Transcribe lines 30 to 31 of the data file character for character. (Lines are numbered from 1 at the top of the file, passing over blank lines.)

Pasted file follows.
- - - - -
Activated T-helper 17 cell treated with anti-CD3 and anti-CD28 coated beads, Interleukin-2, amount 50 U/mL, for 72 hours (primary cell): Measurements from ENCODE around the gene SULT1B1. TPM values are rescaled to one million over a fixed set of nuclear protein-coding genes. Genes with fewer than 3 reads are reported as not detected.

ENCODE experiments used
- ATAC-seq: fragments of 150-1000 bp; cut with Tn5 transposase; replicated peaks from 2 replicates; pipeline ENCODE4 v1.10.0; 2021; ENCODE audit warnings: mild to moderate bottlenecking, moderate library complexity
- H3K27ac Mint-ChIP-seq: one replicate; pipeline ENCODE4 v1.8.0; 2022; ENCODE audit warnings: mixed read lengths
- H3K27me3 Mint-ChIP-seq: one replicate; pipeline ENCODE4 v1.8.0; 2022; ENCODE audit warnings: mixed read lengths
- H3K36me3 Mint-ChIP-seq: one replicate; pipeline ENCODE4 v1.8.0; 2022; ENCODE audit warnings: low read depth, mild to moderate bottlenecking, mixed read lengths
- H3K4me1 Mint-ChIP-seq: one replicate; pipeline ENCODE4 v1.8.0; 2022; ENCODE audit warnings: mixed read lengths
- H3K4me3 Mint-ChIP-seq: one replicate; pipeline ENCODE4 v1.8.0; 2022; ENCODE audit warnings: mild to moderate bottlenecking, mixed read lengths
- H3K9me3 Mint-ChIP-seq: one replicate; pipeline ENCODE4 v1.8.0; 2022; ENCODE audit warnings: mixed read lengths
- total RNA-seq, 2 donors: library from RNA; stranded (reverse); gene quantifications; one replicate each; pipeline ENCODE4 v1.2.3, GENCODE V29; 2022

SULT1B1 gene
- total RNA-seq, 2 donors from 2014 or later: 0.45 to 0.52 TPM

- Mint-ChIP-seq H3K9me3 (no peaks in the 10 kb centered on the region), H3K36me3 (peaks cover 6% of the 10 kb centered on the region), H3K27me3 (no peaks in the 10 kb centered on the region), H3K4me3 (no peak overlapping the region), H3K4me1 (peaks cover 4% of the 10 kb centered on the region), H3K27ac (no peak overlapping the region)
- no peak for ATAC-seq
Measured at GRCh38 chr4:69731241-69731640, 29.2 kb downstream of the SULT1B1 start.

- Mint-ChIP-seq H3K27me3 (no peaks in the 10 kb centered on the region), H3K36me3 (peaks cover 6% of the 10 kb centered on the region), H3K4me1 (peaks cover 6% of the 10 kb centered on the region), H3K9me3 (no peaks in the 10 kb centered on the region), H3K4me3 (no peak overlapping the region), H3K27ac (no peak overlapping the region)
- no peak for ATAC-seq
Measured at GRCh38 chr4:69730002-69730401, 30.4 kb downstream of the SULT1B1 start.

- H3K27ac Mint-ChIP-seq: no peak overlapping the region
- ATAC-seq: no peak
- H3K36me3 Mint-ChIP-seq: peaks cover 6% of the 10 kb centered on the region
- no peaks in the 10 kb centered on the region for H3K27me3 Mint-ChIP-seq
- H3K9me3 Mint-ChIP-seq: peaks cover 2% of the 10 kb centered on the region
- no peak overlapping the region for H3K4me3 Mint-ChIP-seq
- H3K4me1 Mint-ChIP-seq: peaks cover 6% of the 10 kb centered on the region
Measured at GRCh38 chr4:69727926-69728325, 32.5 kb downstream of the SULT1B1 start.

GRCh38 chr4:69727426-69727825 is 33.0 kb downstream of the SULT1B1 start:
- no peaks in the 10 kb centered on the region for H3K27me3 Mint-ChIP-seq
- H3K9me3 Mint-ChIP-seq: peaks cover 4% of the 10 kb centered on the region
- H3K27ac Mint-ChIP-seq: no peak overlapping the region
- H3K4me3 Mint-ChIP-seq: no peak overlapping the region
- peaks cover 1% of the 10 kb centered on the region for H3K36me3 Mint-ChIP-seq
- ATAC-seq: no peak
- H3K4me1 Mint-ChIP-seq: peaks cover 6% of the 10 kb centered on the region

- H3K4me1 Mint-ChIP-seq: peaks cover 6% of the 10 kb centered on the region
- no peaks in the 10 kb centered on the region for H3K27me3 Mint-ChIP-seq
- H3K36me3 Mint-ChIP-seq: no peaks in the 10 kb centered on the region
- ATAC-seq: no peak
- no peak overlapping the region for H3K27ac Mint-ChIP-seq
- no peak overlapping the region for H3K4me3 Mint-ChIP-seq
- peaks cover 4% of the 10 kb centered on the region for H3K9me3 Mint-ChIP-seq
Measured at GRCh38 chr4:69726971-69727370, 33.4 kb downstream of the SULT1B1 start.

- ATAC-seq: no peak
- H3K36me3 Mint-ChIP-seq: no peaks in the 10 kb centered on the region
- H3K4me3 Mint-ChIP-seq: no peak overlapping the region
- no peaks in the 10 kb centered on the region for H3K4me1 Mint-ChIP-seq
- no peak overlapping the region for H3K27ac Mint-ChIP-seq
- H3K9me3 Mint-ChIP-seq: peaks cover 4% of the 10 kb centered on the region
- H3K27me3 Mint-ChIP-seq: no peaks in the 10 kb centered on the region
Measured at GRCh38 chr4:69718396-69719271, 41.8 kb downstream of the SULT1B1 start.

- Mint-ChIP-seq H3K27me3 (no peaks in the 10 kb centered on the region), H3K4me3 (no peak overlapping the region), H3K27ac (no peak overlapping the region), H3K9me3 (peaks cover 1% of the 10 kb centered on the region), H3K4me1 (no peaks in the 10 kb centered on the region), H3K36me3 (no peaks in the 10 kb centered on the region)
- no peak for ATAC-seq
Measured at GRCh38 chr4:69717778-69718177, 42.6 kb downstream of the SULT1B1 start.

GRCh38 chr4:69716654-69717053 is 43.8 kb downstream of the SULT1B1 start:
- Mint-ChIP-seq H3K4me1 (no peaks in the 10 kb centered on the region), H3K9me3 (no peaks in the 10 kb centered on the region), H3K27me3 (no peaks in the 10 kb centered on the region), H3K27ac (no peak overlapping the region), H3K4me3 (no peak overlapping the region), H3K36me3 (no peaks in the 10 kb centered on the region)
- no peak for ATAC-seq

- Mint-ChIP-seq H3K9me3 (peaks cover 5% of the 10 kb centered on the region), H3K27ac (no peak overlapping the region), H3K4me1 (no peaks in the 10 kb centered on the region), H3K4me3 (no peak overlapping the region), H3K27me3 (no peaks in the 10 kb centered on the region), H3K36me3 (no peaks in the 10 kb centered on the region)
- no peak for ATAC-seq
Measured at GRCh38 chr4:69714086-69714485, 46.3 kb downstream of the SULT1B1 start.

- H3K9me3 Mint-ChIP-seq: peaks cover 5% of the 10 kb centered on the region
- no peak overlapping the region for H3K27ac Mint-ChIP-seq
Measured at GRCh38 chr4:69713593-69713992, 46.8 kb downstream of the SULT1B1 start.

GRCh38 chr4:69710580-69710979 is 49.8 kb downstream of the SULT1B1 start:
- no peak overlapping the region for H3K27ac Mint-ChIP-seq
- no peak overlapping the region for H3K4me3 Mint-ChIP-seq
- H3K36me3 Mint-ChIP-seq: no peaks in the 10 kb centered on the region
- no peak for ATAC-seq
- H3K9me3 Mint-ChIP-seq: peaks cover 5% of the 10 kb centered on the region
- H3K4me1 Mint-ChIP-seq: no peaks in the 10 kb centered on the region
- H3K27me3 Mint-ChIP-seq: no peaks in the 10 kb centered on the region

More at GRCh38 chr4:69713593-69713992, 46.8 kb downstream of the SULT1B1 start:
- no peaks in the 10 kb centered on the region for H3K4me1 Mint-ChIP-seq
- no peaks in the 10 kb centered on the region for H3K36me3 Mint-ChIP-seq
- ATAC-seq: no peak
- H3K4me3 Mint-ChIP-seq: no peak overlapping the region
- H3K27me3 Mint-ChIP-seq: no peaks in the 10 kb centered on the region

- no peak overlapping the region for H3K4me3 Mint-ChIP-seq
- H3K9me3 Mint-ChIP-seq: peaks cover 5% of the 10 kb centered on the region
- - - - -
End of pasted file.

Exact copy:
- H3K27ac Mint-ChIP-seq: no peak overlapping the region
- H3K4me3 Mint-ChIP-seq: no peak overlapping the region